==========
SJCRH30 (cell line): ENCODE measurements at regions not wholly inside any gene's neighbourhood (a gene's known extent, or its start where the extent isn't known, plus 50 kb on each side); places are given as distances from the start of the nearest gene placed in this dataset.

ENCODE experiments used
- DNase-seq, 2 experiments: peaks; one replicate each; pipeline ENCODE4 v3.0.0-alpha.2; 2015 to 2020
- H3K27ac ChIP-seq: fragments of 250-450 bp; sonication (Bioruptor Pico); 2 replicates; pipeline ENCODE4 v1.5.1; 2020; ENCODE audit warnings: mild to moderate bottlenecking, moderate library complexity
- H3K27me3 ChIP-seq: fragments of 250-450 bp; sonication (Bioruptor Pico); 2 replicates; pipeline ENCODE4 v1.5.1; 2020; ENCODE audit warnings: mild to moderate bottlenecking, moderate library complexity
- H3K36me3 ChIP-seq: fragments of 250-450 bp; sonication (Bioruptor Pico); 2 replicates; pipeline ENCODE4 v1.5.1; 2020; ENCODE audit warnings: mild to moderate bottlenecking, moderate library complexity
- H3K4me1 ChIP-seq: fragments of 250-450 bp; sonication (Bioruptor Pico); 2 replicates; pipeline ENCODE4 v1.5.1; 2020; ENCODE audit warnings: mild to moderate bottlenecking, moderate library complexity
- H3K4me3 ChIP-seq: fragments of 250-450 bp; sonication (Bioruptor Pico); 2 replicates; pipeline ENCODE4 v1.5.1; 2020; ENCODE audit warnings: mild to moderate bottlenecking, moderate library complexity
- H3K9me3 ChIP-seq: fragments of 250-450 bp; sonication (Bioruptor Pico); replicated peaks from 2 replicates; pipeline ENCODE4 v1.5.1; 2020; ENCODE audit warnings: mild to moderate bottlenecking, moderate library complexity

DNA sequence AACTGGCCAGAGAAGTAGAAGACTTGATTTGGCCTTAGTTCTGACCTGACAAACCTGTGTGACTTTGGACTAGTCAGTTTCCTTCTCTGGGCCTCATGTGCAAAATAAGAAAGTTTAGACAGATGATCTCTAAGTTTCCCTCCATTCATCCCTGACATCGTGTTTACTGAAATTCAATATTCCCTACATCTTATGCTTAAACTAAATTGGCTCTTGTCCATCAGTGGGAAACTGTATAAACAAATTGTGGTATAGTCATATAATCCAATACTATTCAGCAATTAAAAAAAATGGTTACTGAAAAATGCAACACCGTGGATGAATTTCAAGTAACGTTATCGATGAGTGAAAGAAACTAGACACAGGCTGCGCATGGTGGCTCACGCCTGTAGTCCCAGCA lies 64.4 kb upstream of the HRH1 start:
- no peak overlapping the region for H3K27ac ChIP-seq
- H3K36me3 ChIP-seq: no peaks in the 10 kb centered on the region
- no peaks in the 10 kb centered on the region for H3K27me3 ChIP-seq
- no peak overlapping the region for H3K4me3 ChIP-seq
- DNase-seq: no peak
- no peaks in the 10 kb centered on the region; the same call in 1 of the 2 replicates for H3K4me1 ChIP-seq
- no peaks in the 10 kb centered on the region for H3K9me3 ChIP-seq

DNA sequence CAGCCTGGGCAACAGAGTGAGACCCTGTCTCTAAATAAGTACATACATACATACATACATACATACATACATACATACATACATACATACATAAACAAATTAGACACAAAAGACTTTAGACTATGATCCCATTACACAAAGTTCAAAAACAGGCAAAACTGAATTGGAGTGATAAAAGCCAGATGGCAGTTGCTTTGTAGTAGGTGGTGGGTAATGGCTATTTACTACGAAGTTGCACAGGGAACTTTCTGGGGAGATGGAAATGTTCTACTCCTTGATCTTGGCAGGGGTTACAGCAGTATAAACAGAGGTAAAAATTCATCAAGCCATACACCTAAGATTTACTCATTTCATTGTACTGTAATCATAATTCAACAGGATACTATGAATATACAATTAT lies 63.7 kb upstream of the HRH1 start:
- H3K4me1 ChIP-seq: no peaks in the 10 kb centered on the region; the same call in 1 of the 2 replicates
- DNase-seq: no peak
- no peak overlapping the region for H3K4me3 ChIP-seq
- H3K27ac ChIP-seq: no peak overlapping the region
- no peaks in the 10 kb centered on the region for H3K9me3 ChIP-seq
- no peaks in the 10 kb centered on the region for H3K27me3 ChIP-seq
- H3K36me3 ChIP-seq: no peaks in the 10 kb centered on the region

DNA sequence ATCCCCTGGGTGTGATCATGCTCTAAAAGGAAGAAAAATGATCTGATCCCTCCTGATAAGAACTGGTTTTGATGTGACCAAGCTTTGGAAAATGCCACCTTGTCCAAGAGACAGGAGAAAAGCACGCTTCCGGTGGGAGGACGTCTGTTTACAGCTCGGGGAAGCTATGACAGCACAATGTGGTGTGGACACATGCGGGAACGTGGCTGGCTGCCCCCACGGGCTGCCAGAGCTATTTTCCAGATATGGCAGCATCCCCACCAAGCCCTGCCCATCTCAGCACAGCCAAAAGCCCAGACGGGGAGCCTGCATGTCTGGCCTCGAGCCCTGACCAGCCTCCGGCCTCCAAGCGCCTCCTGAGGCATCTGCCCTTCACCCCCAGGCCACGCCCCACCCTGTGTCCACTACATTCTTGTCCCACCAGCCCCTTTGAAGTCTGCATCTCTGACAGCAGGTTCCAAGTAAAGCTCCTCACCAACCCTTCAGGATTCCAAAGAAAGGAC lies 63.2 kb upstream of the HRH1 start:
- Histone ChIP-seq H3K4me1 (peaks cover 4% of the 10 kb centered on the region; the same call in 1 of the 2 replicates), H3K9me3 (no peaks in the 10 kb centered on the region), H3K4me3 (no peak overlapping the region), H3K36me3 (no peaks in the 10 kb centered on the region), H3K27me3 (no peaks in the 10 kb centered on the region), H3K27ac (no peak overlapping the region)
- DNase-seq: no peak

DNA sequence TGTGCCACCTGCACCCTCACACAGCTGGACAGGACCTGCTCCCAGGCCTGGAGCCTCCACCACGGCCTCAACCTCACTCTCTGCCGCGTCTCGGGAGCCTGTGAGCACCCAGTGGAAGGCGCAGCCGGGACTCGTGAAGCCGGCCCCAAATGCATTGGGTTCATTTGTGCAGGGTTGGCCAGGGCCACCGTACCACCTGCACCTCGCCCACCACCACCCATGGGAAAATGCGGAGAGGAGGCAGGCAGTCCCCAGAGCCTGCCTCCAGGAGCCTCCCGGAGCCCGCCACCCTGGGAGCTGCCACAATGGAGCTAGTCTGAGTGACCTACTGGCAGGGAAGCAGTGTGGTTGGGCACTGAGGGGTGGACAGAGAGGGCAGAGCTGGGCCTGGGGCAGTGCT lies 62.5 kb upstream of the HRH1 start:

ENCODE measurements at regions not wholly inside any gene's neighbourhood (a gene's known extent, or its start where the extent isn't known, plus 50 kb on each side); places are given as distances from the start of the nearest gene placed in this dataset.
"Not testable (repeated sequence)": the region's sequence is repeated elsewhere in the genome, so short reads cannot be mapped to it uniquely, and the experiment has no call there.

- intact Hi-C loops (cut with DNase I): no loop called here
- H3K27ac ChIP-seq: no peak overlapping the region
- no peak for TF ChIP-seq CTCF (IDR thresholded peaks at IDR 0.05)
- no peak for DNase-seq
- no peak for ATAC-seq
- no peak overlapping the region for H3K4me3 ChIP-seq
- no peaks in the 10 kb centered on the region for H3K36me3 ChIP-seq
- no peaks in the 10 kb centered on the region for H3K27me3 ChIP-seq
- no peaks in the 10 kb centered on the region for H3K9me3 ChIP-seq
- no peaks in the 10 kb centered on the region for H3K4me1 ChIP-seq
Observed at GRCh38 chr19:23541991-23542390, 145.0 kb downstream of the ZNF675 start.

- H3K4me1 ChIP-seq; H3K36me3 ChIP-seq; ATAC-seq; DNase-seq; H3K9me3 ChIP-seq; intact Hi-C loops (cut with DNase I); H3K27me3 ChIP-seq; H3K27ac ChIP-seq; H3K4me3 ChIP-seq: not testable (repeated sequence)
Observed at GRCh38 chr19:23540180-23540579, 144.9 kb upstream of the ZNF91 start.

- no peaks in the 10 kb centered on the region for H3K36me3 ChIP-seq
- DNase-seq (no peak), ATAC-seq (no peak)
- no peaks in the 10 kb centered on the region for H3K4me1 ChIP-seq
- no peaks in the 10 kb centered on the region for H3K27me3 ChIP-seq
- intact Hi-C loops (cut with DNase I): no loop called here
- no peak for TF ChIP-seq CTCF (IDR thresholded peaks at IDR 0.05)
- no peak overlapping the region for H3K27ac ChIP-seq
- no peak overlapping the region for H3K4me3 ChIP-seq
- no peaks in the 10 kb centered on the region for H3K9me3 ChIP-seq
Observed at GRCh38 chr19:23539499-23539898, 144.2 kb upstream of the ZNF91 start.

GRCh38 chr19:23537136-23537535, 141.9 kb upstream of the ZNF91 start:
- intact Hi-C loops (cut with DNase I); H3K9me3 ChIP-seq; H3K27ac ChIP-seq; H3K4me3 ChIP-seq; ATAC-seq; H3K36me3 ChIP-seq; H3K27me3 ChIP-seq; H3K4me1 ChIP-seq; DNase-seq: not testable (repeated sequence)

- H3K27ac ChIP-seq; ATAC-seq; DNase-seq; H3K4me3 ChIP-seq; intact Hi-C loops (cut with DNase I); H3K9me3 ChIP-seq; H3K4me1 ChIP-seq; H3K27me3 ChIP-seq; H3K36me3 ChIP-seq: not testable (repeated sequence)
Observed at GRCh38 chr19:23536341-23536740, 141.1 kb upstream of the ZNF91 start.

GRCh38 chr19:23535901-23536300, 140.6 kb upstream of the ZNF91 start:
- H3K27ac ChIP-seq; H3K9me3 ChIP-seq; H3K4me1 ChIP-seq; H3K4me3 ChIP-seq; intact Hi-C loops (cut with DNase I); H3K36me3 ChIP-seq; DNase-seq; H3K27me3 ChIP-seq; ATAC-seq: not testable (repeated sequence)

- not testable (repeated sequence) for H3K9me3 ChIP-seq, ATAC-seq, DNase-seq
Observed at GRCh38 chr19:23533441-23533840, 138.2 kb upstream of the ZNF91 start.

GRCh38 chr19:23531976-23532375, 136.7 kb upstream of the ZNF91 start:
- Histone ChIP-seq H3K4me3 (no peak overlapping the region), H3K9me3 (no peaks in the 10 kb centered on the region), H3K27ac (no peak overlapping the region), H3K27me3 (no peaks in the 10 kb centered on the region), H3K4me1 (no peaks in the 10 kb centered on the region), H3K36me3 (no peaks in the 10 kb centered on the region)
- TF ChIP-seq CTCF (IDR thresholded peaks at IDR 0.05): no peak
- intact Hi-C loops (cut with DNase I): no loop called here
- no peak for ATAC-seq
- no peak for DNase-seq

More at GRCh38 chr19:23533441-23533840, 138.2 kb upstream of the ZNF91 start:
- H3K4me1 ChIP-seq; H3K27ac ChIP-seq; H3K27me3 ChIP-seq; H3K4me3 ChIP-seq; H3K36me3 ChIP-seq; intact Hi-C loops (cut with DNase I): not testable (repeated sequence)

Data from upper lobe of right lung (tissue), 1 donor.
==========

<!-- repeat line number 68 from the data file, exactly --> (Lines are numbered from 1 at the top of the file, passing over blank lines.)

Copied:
- no peak for DNase-seq